James Pethokoukis

Politics and policy from inside Washington

Reagan and the year that changed everything

Aug 15, 2009 00:34 UTC

The great Jason Trennert of the Strategas Group recalls the beginning of the Reagan bull market (in the WSJ) in August 1982 and points out some key differences between then and now:

The only good news at the time was that America’s economic leadership, in the form of President Ronald Reagan and Fed Chairman Paul Volcker, were deeply committed to fiscal, monetary and regulatory reform. Put simply: business regulation, the tax code, inflation and interest rates were all at such dizzyingly high levels that they had room to improve in 1982. Today, interest rates and inflation are so low that they are unlikely to do anything but go higher.

Current headline inflation is near zero. Ten-year Treasurys are at a historically low level of 3.7%. Taxes on income and capital are low and are poised to go higher, while common valuation metrics for the market are hardly cheap. No investor should blame the current administration for what are likely to be lackluster market returns in the next few years. But it does seem fair to worry about the future of equities in an environment where government spending is poised to comprise a greater portion of the economic pie.

The global economy and the day after tomorrow

Aug 15, 2009 00:24 UTC

A really great article in the FT that serves to dispel some of the doom and gloom that pervades much of current thinking:

In spite of the economic implications of a more restrained credit environment and of rapid ageing, it would be as myopic to presume that our destiny is secular economic decline as it would be to believe that, in time, we will revert to the status quo ante. … The pressure on labour supply can be alleviated by strategies to raise the participation in the labour force of the two groups that are under-represented, namely, the over-55s and women. This is likely to involve extended working lives, changes in the organisation of work, more affordable childcare and family-friendly policies at work.  … The quality and productivity of the labour supply can be improved greatly by strengthening the education system, including universities, and by developing and expanding learning programmes throughout working lives.

Technological change may redefine the boundaries of future economic growth much as information technology has in the last 20 years. New IT applications are likely to augment production, design and the dissemination of information. Advances in materials will improve electronics, transport, energy systems and medicine. Genetic engineering is expected to lead to new products and processes in medicine, food production, plastics, chemicals and fuels. Nanotechnologies that build products more cheaply and precisely from individual atoms and molecules, could potentially revolutionise automation and robotics; and the fusion of nano, IT and genetic sciences could be as significant as any innovation so far.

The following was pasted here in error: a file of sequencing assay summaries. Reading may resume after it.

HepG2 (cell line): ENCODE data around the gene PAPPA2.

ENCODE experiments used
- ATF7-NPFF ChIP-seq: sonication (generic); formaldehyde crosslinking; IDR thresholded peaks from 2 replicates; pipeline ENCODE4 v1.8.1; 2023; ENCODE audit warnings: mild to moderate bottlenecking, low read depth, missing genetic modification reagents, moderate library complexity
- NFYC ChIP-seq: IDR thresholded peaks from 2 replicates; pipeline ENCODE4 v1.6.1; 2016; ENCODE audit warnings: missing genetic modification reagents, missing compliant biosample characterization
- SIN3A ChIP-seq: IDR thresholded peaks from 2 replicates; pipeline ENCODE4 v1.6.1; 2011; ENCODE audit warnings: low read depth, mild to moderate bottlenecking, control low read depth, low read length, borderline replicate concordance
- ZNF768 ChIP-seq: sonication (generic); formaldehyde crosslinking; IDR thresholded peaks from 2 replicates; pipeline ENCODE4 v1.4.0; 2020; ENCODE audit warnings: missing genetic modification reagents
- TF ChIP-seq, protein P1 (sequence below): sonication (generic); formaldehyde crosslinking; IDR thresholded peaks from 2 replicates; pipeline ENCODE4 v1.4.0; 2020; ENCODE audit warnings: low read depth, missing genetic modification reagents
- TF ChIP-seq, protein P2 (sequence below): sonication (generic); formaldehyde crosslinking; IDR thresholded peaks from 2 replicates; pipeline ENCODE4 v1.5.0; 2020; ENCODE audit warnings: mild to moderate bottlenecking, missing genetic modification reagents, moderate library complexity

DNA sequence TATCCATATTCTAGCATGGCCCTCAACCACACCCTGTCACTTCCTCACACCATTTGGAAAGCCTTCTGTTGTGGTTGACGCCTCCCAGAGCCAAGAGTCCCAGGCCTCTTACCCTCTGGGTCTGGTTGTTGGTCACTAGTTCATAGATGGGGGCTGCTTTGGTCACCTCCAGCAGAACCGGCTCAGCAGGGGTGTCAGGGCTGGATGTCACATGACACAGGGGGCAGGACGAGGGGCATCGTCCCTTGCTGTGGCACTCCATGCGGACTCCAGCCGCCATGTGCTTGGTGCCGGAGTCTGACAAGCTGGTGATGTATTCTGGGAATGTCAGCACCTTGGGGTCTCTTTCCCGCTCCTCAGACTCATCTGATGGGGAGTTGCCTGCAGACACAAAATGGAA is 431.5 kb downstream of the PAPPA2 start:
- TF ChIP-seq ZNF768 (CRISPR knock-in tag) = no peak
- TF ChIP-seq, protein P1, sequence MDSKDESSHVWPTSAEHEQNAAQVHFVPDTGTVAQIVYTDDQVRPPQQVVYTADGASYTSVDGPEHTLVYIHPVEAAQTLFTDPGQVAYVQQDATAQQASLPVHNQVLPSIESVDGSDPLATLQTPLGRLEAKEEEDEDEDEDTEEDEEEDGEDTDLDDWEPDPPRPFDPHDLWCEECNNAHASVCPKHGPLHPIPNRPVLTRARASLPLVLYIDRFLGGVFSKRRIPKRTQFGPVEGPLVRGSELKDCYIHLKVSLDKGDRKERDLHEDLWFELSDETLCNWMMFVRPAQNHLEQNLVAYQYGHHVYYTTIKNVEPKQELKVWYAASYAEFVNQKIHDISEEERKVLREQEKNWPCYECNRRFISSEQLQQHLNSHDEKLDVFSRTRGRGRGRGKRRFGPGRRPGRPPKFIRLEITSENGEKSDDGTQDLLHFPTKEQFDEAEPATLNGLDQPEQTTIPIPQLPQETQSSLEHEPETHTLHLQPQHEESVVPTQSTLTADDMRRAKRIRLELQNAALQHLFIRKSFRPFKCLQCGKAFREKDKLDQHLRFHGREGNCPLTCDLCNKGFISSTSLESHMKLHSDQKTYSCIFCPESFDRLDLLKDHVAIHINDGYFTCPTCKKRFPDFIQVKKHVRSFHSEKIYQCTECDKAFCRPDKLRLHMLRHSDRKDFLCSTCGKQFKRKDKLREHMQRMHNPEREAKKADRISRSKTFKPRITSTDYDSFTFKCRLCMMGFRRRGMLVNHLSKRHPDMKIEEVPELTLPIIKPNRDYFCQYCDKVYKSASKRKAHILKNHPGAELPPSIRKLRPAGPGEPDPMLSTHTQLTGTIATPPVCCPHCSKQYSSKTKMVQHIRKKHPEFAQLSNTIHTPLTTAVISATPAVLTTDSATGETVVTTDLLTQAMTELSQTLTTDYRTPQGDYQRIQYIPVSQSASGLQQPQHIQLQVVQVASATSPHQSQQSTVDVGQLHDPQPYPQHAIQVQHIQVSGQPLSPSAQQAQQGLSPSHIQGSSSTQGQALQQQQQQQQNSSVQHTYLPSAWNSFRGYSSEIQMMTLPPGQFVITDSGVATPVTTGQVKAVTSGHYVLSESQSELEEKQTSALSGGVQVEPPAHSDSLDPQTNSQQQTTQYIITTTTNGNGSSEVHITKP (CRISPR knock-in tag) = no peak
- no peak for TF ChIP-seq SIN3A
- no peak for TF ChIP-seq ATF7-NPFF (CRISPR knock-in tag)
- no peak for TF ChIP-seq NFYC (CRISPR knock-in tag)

Is Obama a bad economic cheerleader?

Aug 15, 2009 00:10 UTC

Dude, you’re bringing me down! Or so says economist Robert Brusca:

Obama has been saying bad things about the economy ever since he got in office. As economic data improved he focused on how bad things were, not on the improvement or the trend. When the Q2 GDP figure fell by only 1% in the quarter he said there would be many more months of recession to come. … His administration was talking about deficits and about raising taxes before the recession was even over; that was reckless.  Japan got into its lost decade of growth by fearing the size of its own fiscal debt and hiking taxes on consumers before the economy was strong enough to take it. Is that the model Obama is pursuing?

The drop in sentiment in current conditions and in expectations is a depressing end to a week of mixed numbers. The consumer sentiment and consumer spending figures are on the same page. But job market improvement usually boosts these two series.. … If June was the end of the recession we are not seeing some very bad economic sentiment for early in the recovery period. It is the first ‘in recovery’ or ‘end recession’ variable that looks uncharacteristically weak.

How could sentiment be so bad with the impact of nearly $1trillion in spending on the horizon? I think it comes back to the president’s constant smashing of sentiment every time an economic statistic improved. If the President won’t cheer for this economy who will? I think that is the lesson of this report. Confidence should be leading the improvement in the cycle not trialing it. With all the positive news someone must take ownership of the failure in confidence.